A question that should be on the mind of every public, private, and non-profit Officer, Board Member, Inside and Outside Counsel, Internal and External Auditor and Accountant, Insurance provider, Investor (funds or individual) and customer. A catastrophic data breach can create significant financial damage to your company, never mind the impact it may have on your brand, investors and customers. With the rapid advancement of technology and the constant integration of devices to networks, applications and people, the world of data security is becoming more and more complex. Much time is spent by IT professionals and Chief Privacy Officers (CPO) to deploy technology to protect their internal network infrastructure. This is certainly a step in the right direction, but is it enough?
Breaches today are not just coming from the traditional hacker, but from internal sources – employees and also partners. I certainly am not suggesting all employees or partners are unethical. Your organization and partners are dealing with a cultural shift. Today there are many employees who believe that what they have created for the organization is their property. Many have grown up in a generation where downloading free music, videos, movies etc. is part of a daily lifestyle and in their mind not unethical. These are not necessarily bad people. They are sometimes just uninformed and naïve to the realities of what they are doing and the intellectual property laws they are violating. Unfortunately, some don’t seem to care either way.
Today yours and your partner’s workforces are made up of many of these people of varied ages. With USBs, e-mail, instant messaging, texting, social networking and other transport capabilities, how do you know what information is moving in and out of your organizations control? An even more challenging question is how do you manage your partner relationships and their employees, so a breach of your critical information doesn’t occur? A multimillion and maybe even billion dollar question is how do your downstream partners manage their data and just as importantly yours? A recent article, Copier Data Security Threat Puts Lawyers at Risk of Ethics Violations, by Paul Unger is a good example of some of these risks.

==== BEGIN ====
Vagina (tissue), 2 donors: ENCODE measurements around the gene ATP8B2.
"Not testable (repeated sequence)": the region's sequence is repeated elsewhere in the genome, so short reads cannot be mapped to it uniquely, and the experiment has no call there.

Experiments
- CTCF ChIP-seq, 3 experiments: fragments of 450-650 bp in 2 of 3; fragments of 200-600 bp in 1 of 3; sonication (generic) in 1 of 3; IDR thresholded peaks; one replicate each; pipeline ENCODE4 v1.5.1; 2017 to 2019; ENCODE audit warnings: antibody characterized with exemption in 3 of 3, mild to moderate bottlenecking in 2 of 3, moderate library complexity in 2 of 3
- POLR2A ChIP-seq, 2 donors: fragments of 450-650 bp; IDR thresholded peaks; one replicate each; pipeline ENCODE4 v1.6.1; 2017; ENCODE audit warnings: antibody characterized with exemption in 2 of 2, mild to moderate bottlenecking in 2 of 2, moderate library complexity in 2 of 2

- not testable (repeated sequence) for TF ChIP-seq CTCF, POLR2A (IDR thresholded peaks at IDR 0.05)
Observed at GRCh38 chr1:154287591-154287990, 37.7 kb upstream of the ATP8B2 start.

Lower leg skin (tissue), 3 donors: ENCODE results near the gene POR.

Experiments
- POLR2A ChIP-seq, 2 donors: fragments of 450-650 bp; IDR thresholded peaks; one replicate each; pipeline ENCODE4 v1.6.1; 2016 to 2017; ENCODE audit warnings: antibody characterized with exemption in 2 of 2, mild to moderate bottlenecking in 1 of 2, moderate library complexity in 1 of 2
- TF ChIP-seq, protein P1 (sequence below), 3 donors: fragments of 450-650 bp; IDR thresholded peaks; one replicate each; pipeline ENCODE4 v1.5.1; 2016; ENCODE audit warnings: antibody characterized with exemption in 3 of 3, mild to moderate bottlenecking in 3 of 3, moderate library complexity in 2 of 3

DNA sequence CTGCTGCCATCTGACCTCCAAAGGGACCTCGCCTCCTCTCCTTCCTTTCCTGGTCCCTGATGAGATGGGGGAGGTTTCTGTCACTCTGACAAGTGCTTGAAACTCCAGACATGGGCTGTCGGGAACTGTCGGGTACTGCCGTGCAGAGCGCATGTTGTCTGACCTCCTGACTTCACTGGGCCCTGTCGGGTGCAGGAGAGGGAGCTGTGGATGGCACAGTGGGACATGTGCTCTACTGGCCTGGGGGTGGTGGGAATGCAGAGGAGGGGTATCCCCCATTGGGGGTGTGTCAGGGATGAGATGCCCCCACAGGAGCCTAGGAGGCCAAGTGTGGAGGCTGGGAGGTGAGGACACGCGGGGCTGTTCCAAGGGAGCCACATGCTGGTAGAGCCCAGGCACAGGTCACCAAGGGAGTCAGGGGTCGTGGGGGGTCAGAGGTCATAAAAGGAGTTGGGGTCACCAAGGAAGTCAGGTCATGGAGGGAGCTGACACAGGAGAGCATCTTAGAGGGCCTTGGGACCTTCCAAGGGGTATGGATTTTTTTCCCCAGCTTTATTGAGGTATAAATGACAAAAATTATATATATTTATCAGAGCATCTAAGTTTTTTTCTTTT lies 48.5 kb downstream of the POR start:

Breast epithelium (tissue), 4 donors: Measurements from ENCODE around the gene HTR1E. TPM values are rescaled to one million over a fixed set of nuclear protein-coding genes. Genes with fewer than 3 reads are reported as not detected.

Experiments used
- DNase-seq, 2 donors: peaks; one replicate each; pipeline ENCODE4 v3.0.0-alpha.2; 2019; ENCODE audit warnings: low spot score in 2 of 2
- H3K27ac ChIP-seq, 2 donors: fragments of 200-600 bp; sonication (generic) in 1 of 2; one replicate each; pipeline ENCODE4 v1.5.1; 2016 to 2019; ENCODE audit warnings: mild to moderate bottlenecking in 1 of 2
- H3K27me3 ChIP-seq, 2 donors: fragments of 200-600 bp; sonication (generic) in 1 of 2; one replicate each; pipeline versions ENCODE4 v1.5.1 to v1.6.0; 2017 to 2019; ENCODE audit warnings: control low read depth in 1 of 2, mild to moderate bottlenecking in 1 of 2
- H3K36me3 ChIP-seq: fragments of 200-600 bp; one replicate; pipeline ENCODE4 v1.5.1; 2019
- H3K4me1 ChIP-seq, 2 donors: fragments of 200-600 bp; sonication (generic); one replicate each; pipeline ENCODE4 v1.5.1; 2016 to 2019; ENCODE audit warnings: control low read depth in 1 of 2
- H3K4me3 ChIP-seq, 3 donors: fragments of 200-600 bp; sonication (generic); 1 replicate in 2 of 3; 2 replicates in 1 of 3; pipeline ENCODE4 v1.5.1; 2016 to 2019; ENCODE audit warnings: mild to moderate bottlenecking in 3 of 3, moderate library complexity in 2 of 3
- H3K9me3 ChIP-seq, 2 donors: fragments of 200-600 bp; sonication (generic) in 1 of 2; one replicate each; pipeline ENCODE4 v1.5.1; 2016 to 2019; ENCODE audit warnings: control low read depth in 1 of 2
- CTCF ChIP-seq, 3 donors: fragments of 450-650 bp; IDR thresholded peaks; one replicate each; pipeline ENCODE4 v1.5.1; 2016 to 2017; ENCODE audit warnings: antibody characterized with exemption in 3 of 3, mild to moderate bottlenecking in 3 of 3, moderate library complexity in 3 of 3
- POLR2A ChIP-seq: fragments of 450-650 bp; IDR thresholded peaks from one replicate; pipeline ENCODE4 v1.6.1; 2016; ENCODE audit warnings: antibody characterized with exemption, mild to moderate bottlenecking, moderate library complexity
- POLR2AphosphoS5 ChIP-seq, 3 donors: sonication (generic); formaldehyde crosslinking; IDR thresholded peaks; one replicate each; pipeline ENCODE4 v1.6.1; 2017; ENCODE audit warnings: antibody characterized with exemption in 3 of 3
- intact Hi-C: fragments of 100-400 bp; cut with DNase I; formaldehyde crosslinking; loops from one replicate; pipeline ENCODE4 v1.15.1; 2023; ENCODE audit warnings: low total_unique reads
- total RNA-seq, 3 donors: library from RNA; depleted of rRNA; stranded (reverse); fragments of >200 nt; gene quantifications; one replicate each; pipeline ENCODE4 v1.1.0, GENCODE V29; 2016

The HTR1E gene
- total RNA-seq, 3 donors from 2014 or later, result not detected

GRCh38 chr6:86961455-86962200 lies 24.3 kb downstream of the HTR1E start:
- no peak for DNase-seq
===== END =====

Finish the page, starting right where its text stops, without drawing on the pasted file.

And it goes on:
No matter the size of the organization or what product or service it provides, you and your partners need to think about data security and governance. To start, there are a few questions you should ask of yourself and of all of your partners.
1. Do you have a Data Governance Plan?
2. Does it focus on people, process and technology?
3. Does your Data Governance Plan also focus on your partner’s people, process and technology?
This is just the beginning of a never ending story to protect your and your customers’ critical data. Don’t be naïve and think that this cannot impact you in a very big way. According to Rob McKenna, WA State Attorney General “The number of data breaches increased seven fold from 2008 to 2009” and is expected to continue to grow exponentially. Can you really risk that you or one of your partners may not be next?
As the commercial used to say, “pay me now or pay me later”. Be proactive, not reactive! This is truly about the culture you have bred and ultimately the value of your organization, its brand and your relationship with your customers and investors.
Photo credit mateoutah